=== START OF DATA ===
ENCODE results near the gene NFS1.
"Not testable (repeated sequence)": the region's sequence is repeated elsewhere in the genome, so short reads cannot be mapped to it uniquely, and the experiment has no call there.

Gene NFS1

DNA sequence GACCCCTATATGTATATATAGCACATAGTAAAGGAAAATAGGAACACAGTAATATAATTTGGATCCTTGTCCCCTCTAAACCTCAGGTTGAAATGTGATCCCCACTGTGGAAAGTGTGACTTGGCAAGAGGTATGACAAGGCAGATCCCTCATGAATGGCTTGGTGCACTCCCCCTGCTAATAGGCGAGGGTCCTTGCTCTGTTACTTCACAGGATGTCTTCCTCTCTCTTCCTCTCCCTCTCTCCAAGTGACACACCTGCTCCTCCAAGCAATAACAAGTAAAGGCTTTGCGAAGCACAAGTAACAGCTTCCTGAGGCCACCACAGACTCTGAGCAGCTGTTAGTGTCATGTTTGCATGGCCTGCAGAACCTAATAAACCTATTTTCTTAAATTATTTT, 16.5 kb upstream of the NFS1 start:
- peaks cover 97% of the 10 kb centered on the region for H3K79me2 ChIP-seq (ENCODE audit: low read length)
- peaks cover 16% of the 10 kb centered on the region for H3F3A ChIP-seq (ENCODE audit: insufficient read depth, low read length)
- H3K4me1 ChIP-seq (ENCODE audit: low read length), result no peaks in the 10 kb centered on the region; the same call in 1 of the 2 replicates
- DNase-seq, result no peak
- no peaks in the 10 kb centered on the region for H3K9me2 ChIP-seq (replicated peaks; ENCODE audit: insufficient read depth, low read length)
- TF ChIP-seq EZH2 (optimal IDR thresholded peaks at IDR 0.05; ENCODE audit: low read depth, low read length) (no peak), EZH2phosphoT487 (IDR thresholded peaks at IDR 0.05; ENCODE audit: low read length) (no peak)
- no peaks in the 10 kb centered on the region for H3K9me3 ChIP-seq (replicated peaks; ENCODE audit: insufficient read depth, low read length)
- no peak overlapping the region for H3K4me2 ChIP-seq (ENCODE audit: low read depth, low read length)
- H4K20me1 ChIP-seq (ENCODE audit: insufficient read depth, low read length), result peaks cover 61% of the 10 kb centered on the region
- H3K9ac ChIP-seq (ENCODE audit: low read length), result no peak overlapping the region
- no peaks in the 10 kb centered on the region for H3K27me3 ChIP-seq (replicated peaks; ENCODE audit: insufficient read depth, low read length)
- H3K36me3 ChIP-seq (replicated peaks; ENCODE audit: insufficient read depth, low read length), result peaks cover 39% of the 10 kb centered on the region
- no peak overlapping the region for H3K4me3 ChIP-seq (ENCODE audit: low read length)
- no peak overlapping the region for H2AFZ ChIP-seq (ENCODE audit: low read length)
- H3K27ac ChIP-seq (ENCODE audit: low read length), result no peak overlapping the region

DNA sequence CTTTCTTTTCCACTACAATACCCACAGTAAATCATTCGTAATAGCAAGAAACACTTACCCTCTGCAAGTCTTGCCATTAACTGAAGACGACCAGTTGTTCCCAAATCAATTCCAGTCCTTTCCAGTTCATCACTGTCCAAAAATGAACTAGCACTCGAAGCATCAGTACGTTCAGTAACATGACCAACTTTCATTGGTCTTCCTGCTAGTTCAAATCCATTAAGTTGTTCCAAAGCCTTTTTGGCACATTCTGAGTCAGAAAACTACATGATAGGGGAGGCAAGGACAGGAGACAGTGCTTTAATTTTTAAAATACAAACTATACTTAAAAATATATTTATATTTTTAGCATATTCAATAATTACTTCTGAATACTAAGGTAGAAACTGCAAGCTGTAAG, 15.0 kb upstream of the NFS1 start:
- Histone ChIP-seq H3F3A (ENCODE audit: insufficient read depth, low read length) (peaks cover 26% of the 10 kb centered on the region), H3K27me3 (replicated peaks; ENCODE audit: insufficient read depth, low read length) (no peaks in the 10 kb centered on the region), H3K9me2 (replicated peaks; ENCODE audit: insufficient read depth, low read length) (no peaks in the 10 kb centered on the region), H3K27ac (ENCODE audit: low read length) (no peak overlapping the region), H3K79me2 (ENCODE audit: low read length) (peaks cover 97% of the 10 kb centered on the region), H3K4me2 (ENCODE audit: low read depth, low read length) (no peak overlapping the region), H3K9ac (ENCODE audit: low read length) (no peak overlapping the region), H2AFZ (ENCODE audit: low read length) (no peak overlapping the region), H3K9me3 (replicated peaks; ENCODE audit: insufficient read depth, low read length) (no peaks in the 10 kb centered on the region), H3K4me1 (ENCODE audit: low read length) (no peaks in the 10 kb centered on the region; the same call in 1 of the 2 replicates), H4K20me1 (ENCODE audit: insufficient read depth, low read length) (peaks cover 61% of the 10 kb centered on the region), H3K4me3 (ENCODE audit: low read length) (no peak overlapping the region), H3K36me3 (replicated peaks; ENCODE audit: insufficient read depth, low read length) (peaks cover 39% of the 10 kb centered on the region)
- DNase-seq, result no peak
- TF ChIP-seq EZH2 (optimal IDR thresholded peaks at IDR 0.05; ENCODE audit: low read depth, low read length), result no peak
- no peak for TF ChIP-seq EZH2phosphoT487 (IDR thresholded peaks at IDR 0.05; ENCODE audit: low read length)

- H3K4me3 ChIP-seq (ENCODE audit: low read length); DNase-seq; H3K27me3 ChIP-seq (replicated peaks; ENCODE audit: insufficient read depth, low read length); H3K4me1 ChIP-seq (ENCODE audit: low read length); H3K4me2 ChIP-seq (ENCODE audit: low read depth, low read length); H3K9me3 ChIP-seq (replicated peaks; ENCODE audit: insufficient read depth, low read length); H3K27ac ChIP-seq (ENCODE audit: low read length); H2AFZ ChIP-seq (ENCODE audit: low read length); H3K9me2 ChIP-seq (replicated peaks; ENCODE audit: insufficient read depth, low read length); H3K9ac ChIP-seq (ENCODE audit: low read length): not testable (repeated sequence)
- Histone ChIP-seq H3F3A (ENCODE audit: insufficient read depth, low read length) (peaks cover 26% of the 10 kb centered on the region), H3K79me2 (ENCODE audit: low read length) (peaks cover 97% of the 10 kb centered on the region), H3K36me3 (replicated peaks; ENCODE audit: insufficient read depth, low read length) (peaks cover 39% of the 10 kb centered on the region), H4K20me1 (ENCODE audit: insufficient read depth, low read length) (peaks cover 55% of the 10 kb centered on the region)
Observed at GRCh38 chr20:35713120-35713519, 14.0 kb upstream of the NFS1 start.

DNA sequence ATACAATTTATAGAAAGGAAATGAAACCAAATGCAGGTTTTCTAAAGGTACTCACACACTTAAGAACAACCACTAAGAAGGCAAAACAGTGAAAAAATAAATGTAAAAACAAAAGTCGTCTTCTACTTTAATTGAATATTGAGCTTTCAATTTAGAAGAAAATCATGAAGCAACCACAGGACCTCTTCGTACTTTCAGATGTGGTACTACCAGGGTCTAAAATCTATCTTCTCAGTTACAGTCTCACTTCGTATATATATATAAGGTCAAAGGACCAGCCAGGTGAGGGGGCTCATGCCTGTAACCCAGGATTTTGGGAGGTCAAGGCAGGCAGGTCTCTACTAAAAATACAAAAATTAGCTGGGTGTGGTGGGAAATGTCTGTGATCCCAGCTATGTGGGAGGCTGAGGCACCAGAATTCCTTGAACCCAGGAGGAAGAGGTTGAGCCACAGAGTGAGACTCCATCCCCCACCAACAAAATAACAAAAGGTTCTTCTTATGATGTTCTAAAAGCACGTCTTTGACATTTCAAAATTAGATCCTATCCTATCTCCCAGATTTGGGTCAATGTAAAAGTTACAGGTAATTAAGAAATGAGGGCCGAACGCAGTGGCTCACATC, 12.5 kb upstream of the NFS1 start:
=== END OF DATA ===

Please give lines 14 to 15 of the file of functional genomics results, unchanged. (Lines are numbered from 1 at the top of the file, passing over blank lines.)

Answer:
- H3K9ac ChIP-seq (ENCODE audit: low read length), result no peak overlapping the region
- no peaks in the 10 kb centered on the region for H3K27me3 ChIP-seq (replicated peaks; ENCODE audit: insufficient read depth, low read length)